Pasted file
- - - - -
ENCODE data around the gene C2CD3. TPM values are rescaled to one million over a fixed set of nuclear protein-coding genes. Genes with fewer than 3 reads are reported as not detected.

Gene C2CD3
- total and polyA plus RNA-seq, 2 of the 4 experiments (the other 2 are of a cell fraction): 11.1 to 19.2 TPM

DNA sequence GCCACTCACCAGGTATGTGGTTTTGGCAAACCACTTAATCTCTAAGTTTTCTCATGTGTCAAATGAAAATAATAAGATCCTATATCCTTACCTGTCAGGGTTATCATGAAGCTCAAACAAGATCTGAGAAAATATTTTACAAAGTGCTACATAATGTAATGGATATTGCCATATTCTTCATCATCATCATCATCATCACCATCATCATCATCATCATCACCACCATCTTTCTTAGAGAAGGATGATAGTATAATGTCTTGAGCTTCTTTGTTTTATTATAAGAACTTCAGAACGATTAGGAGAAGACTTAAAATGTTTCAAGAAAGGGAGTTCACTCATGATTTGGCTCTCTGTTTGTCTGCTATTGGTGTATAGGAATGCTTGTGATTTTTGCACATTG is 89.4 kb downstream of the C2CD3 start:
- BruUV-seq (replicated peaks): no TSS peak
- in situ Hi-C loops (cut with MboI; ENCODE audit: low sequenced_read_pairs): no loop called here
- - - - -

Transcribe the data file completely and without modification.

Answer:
ENCODE data around the gene C2CD3. TPM values are rescaled to one million over a fixed set of nuclear protein-coding genes. Genes with fewer than 3 reads are reported as not detected.

Gene C2CD3
- total and polyA plus RNA-seq, 2 of the 4 experiments (the other 2 are of a cell fraction): 11.1 to 19.2 TPM

DNA sequence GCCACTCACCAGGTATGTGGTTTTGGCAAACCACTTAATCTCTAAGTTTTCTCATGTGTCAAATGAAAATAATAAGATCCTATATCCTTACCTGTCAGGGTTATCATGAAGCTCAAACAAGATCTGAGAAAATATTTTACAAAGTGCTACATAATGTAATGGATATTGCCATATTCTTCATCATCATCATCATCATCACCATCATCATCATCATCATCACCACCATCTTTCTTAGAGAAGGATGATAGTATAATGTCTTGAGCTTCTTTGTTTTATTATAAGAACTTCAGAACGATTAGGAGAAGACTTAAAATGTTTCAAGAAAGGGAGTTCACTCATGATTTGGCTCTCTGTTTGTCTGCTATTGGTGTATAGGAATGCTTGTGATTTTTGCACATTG is 89.4 kb downstream of the C2CD3 start:
- BruUV-seq (replicated peaks): no TSS peak
- in situ Hi-C loops (cut with MboI; ENCODE audit: low sequenced_read_pairs): no loop called here